JackOfPH

You are correct - when you delete a file it isn't actually deleted, what happens is the reference to that file in the partition index (e.g. FAT table or whatever - depends on file system in use) is removed.  Once this occur the O/S trates that part of the drive as writable and will store data there as and when it needs to.

Hence the drive space is available even theough there is still technically data stored there.  On a full / busy drive this means that the data could be over written quite quickly, other times the data may remain untouched for some time.

Simple tools such as recoverall can be used to recover previously deleted files (and parts of files) that have not yet been completely over written.

On a more advanced level hardware tools can be used to recover data unless it has been over written several times (usually 0's, then 1's, then random data for 7+ passes) - but this is expensive equipment.  If really worried use a tool such as eraser to wipe your drives 'free' space - there are several tools available for this purpose.

cheers

Kevin
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JammyPakCommented:
how much actual data is on the disk is irrelevant, it 's a matter of how much space Windows thinks is in use...
just think, there's always something stored in every single sector on the drive, so technically the drive is always full!
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JackOfPHAuthor Commented:
but why is the size of the disk chages? for example I have 40gb harddisk the used portion is 20gb when I delete the 20gb files in the disk it became 40 gb again... if this is not deleted why it return to 40 gb?
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JammyPakCommented:
I'll say it again: how much actual data is on the disk is irrelevant, it 's a matter of how much space Windows thinks is in use...

The disk was always 40GB in size. First Windows had a FAT or MFT table which indicated that it was 20GB in use, but then it cleared out the FAT table or the MFT table to make it look like that extra 20 GB wasn't in use anymore.
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GuruGaryCommented:
At that point (as soon as you delete 20GB of files) it is "deleted" but not yet "overwritten".  The data can usually be recovered after it is deleted, but before it is overwritten.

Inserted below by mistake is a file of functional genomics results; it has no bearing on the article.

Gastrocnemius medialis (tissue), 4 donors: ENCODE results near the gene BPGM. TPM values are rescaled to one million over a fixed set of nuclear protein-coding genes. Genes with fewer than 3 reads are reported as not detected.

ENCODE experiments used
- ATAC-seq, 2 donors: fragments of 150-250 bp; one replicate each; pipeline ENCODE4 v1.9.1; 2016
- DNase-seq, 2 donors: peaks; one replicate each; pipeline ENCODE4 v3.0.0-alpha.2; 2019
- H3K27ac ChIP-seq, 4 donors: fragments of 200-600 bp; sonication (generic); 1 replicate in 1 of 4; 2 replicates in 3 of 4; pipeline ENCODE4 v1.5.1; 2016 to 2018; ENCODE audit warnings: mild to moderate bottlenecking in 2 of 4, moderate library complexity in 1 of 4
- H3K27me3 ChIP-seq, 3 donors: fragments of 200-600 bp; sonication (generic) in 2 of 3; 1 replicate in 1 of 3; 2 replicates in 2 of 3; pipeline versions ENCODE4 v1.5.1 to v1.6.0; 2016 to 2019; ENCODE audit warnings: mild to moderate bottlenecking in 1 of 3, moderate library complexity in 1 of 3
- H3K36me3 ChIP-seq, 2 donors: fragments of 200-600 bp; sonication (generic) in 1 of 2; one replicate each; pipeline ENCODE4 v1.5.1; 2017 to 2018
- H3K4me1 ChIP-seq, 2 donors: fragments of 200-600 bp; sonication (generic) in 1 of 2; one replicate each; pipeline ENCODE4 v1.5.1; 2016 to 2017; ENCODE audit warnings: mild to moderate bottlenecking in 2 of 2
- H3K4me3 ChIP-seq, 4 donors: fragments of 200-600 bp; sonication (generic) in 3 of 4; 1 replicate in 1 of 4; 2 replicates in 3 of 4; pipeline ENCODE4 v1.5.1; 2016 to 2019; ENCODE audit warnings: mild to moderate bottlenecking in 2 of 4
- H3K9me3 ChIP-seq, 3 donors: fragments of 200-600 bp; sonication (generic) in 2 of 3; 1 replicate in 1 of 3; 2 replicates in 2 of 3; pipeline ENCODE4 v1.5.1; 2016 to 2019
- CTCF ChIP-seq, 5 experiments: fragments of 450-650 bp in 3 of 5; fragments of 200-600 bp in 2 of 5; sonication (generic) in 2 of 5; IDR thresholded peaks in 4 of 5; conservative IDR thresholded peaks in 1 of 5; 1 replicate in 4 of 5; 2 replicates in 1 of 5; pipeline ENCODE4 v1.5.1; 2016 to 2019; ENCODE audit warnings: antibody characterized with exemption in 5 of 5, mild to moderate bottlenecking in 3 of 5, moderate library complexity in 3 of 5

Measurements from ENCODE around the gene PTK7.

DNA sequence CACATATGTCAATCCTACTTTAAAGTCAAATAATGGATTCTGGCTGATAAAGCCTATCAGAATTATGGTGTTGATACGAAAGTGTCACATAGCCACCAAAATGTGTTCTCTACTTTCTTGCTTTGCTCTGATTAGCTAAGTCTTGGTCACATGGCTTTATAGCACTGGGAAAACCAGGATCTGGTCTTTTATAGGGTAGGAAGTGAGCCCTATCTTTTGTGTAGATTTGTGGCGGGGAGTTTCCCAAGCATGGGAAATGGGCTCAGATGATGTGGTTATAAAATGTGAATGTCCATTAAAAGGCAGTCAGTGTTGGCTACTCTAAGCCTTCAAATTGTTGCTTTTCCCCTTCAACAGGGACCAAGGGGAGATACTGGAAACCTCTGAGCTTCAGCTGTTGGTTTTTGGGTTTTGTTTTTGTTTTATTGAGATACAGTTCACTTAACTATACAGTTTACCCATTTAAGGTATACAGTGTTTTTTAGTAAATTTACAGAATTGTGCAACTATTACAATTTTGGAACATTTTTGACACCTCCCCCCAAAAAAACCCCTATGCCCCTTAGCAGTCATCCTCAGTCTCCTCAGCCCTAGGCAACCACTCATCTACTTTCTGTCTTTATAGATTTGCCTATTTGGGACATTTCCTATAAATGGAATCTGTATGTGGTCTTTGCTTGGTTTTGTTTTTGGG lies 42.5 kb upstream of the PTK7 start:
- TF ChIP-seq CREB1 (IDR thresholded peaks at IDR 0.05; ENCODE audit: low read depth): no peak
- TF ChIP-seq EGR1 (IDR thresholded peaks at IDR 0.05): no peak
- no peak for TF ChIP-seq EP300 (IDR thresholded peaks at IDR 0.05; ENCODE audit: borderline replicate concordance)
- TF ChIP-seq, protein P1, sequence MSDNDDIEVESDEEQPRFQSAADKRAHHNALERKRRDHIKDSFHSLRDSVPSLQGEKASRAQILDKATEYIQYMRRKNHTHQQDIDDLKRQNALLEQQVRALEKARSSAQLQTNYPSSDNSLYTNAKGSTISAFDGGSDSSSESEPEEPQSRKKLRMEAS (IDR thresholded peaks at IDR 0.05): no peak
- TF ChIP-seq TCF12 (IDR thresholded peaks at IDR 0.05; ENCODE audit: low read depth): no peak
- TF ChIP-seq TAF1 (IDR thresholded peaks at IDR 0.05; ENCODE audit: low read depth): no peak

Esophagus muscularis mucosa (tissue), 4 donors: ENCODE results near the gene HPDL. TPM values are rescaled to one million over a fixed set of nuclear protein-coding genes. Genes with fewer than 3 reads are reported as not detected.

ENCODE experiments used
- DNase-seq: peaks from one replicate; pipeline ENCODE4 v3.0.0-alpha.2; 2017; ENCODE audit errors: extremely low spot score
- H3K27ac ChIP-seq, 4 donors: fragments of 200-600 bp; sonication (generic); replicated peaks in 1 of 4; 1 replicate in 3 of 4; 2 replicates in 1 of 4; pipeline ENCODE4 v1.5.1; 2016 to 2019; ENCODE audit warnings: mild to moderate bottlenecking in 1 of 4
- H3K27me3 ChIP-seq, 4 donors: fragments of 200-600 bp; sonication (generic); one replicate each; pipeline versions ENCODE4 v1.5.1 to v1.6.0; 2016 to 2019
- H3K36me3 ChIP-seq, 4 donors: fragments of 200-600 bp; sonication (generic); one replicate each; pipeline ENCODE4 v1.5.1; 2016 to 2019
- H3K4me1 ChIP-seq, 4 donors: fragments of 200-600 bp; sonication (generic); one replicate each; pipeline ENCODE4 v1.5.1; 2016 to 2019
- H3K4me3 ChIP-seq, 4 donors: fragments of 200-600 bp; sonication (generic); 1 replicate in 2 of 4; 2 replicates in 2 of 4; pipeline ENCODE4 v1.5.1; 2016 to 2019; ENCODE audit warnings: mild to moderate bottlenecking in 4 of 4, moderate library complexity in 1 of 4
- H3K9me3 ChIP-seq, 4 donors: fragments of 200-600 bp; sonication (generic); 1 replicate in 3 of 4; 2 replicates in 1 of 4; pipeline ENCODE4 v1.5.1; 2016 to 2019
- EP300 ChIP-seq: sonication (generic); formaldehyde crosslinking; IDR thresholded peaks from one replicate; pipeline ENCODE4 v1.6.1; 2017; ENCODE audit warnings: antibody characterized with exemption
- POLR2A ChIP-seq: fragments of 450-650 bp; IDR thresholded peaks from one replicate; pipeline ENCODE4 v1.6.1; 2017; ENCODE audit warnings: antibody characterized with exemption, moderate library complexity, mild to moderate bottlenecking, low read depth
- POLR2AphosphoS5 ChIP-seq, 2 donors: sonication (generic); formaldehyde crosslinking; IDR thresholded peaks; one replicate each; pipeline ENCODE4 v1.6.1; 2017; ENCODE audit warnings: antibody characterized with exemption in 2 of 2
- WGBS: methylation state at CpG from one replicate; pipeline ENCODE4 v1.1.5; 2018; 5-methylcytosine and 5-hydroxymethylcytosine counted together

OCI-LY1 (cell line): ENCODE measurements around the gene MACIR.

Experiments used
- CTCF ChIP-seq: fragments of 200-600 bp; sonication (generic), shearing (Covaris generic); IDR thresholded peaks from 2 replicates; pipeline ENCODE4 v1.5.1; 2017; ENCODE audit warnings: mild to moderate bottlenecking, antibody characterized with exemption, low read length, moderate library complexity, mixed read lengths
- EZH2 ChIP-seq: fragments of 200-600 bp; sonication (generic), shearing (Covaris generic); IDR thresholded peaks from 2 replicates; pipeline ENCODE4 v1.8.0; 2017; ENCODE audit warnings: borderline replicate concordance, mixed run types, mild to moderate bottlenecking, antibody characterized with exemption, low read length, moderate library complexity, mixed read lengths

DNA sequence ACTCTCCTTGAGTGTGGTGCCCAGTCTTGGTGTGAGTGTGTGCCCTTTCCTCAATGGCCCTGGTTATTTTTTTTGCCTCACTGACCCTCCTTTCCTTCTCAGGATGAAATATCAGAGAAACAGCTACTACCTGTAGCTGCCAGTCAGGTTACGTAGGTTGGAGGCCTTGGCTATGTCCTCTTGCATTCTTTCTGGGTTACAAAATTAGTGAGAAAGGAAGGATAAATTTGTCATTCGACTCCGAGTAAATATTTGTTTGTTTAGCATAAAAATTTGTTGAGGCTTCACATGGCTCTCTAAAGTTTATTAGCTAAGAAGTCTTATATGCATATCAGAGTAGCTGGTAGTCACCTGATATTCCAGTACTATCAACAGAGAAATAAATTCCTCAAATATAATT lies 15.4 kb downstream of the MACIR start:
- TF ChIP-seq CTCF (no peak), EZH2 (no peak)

The files and data that are exist on the computer is that amount of space that is used up.  After a file is deleted, that space is no longer considered "in use" so that space is freed up by the filesystem.  So if you have a 40 GB disk that has 20 GB used, and you delete all 20 GB of files, then there is all 40 GB free space.  BUT you will likely be able to recover much of that 20 GB of files that you just deleted.

Think of your hard drive as a bunch of VCR tapes.  You can erase your tapes keep taping over them, like you can delete a file and keep using that space on your hard drive to keep saving information.  So you record a bunch of shows (like saving a bunch of files), and when you are done watching them, you decide what to do with them.  The tapes that you want to keep (save your files) get labeled and put in one section.  The tapes that you don't want to keep (files to be deleted) get put in the stack of tapes that you can record over.  Until you actually record over over the tape, you can still go back and watch what was on it.  If you originally had a 1 hour show on the tape, and then you recorded a 30 minute show on top of it, then you can recover part of the show (like recoveing part of a file).

Does that make sense?
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kevinf40Commented:
JackOfPH -

in response to your query, I'd ask you to re-read my previous post - it is all down to what window thinks is there, not what is actually there.

If the the information pointing to the data is removed from the 'index' then windows treats that portion of the drive as empty and will overwrite it when it needs to, but the 0's and 1's are actiually still on the drive so undelete tools can often recover the data.

cheers

K
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JackOfPHAuthor Commented:
okey! now I get it... thanks ofr the post guys...